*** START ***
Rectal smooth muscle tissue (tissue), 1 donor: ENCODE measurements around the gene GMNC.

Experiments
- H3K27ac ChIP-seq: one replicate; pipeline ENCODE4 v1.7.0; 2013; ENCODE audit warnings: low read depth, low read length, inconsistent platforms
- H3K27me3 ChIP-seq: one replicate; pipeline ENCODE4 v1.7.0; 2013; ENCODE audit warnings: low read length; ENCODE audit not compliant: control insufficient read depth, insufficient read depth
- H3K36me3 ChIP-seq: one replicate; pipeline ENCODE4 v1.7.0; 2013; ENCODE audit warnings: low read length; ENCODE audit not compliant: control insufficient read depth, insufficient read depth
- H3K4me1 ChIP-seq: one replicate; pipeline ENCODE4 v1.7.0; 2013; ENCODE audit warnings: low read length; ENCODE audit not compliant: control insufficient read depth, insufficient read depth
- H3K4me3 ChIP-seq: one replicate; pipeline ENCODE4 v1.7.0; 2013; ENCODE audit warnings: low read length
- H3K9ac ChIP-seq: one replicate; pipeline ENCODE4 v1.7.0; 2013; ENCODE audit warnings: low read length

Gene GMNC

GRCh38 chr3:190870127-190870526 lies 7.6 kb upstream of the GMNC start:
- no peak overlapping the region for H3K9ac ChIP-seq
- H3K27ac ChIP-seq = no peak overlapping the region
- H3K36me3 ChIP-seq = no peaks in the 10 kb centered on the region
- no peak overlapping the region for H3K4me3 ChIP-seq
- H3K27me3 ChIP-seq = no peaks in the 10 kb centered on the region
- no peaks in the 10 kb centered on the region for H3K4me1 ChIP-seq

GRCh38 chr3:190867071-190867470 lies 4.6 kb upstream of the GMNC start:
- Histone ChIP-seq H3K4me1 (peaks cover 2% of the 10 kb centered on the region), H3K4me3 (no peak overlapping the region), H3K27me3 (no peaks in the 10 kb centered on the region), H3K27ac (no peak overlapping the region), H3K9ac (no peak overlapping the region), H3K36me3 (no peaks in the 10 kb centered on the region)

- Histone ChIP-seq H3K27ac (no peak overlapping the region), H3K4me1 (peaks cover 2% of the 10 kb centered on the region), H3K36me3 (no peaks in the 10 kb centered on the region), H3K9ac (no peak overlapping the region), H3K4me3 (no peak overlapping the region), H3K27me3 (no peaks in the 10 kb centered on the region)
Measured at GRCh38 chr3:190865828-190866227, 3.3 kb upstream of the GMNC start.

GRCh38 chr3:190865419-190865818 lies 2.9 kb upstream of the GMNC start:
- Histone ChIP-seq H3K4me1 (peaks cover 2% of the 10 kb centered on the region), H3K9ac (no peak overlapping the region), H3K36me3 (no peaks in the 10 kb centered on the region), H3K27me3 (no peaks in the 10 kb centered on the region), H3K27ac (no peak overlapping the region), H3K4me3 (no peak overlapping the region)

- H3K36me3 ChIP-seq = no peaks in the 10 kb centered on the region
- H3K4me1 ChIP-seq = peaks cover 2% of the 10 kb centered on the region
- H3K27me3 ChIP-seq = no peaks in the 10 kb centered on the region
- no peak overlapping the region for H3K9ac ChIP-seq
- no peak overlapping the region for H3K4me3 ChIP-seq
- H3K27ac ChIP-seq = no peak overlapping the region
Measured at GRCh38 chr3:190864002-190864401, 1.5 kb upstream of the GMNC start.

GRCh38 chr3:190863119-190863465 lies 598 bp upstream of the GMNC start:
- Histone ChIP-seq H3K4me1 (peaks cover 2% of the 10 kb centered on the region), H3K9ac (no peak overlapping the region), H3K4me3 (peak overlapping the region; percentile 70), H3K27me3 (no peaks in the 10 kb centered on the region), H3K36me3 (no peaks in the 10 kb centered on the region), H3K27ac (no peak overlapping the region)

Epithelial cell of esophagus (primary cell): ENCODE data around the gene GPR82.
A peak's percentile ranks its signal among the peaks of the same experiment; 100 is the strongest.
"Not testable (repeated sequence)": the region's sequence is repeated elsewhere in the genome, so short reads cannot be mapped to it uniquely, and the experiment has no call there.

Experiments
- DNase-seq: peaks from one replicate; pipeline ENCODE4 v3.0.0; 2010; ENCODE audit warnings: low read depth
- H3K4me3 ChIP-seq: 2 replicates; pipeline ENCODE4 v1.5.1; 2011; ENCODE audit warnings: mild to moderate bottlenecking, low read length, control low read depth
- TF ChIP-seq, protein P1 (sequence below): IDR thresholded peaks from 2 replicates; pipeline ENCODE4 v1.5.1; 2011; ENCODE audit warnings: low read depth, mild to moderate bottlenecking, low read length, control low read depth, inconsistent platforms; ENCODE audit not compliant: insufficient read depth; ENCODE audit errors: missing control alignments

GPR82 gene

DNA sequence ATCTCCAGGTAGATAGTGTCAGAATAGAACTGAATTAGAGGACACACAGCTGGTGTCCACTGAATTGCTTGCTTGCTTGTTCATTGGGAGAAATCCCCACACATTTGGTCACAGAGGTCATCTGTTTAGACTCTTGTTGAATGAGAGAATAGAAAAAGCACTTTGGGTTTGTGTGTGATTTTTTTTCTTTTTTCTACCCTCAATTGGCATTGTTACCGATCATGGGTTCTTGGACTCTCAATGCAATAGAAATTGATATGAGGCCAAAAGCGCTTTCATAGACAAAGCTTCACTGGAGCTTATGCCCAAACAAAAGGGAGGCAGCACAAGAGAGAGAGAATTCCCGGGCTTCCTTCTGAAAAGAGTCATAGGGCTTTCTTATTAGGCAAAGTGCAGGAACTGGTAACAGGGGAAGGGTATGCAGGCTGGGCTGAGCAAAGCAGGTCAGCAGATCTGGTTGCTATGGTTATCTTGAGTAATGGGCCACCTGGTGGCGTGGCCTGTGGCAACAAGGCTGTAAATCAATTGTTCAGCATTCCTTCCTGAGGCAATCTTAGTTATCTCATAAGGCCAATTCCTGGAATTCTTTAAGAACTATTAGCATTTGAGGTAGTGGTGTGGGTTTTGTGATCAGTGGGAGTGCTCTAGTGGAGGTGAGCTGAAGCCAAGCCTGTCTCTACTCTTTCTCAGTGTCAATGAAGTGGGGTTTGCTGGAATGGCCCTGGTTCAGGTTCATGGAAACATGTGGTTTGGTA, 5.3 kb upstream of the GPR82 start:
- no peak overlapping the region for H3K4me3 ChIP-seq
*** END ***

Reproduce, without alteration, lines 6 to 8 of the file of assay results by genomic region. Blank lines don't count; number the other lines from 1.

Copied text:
- H3K4me1 ChIP-seq: one replicate; pipeline ENCODE4 v1.7.0; 2013; ENCODE audit warnings: low read length; ENCODE audit not compliant: control insufficient read depth, insufficient read depth
- H3K4me3 ChIP-seq: one replicate; pipeline ENCODE4 v1.7.0; 2013; ENCODE audit warnings: low read length
- H3K9ac ChIP-seq: one replicate; pipeline ENCODE4 v1.7.0; 2013; ENCODE audit warnings: low read length